The second group to receive this prestigious fellowship includes alumni from Teach For America and Teach For India
April 30, 2019
The Obama Foundation Fellowship honors “community-minded rising stars” who “model a powerful truth: that each of us has a role to play in making our communities better.” Now in its second year, the 20 leaders named this week as 2019 fellows include Teach For America alum Aimée Eubanks Davis and Tarun Cherukuri, an alum of Teach For India, a member of the Teach For All global network.
Aimée Eubanks Davis
Founder & CEO, Braven
After teaching for four years in New Orleans, Aimée Eubanks Davis (Greater New Orleans ‘95) continued her career in the education and nonprofit space, including 13 years holding executive roles on staff at Teach For America.
It was through her work at Teach For America that she deepened her understanding of the opportunity gap that many first-generation college students from low-income backgrounds face when applying for jobs out of college. A self-described “talent nerd,” Aimée would pour over the data on TFA’s recruitment efforts. She saw that thousands of undergrads from less affluent backgrounds were struggling to meet the bar for admissions, even though they had stellar grades and accomplishments. Many lacked interview skills, and access to professional networks and opportunities to successfully transition from college to career.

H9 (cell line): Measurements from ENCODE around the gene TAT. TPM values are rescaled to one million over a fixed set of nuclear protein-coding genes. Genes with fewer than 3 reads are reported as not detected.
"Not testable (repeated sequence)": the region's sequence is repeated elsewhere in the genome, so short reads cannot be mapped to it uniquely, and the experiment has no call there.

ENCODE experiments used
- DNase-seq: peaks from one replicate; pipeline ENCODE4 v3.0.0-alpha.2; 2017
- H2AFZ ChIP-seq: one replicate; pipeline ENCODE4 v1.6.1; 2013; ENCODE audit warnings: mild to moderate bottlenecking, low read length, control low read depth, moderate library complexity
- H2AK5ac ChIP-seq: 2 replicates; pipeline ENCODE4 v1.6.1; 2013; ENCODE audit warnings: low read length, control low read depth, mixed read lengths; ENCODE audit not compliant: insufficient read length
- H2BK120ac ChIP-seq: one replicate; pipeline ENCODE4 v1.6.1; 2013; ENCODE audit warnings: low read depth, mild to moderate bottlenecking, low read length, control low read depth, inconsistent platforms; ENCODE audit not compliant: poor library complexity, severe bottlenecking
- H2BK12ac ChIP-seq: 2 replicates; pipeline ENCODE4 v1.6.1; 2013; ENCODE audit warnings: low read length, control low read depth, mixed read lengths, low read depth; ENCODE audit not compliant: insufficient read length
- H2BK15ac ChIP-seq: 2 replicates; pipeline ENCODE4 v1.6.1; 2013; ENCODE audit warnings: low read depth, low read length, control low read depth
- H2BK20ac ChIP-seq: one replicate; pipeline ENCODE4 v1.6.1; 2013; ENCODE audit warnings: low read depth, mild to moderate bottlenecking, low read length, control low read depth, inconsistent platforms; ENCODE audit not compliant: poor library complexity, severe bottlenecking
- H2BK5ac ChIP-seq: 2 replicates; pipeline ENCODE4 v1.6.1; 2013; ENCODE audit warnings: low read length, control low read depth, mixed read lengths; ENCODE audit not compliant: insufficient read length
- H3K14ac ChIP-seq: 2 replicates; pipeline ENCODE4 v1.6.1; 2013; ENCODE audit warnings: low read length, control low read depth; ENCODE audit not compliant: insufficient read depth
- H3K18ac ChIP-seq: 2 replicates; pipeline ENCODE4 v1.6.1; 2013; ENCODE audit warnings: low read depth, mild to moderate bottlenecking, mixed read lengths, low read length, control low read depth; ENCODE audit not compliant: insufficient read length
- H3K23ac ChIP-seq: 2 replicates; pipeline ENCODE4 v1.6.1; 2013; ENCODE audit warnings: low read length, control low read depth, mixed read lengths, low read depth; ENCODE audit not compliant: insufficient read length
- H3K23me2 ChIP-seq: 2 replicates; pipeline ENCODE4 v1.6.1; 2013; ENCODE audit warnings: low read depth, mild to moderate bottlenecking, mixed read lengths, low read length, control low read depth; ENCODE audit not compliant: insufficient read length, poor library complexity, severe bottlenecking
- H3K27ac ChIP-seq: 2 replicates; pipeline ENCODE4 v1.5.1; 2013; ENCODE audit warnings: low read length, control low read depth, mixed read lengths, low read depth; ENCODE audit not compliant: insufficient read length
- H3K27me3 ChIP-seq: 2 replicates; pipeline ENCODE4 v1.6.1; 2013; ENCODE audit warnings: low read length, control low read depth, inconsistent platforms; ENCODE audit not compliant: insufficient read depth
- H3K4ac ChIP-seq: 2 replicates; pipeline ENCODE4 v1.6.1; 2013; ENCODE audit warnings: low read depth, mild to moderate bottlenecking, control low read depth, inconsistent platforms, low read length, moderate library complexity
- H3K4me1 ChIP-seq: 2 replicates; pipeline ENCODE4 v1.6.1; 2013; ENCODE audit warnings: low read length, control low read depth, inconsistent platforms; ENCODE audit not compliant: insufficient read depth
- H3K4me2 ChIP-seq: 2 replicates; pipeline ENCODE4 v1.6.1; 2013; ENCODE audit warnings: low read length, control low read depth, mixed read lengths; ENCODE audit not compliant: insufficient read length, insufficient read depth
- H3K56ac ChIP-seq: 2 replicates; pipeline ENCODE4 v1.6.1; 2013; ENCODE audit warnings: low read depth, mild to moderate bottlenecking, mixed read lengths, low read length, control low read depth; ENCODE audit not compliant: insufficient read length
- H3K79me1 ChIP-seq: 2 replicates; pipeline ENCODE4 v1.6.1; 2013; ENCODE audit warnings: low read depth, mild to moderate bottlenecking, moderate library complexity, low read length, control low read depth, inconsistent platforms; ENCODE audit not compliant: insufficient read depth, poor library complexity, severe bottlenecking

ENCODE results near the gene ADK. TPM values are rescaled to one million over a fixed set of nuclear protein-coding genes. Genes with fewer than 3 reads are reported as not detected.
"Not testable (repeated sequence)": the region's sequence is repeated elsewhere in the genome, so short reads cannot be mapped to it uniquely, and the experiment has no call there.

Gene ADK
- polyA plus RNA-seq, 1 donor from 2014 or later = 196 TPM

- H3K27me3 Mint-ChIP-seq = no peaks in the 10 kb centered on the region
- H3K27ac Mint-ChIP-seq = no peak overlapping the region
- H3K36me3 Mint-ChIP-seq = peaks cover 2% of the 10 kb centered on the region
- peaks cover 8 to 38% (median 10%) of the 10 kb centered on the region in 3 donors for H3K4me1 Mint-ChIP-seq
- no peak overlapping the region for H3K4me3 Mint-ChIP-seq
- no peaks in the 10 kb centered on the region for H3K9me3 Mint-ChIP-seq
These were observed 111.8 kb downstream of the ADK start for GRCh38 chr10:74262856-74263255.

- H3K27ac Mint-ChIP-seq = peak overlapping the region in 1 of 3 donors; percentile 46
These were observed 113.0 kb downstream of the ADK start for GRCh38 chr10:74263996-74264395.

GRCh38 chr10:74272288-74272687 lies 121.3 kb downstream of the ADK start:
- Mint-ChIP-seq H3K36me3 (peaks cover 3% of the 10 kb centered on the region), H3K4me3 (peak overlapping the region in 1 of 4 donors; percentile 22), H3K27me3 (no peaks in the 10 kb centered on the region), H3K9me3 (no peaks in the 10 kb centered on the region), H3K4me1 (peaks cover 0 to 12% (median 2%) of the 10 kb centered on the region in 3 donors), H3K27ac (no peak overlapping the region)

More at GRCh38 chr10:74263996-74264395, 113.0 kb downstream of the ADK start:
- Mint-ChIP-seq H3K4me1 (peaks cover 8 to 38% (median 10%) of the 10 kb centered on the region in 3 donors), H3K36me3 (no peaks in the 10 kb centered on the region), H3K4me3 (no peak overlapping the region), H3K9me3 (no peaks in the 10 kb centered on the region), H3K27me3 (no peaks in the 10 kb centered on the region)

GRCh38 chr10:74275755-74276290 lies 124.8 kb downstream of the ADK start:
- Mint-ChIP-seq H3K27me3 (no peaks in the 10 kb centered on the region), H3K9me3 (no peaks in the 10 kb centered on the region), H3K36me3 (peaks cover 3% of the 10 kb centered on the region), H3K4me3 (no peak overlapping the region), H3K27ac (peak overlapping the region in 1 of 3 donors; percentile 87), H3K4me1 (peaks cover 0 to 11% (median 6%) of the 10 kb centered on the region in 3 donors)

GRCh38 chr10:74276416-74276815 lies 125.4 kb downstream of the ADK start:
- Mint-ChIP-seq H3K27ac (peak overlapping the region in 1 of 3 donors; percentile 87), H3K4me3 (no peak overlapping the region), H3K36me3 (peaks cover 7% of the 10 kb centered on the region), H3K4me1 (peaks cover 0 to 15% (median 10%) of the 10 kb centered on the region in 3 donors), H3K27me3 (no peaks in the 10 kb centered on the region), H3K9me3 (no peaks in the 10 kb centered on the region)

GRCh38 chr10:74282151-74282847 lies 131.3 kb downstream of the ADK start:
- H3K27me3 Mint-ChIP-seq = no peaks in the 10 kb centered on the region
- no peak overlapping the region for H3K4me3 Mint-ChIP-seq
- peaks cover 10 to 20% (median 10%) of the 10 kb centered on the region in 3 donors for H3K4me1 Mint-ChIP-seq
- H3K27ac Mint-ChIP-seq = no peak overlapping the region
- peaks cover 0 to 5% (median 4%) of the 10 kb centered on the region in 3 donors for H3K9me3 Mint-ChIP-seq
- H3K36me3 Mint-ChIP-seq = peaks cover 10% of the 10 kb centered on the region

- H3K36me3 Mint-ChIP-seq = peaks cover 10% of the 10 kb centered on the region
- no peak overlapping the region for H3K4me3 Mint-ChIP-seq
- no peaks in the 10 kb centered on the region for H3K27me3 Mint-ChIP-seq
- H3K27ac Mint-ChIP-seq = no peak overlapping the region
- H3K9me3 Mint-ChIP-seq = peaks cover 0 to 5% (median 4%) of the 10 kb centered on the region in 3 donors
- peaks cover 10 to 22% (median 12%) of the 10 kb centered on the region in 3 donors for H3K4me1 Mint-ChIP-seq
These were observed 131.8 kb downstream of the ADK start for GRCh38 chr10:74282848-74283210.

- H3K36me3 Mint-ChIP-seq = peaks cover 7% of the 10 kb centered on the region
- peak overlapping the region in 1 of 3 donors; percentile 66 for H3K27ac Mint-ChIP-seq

"This was a moral calling that went way beyond the reach of TFA,” she says. “Our students are now growing up. We need to help them maximize their degree.”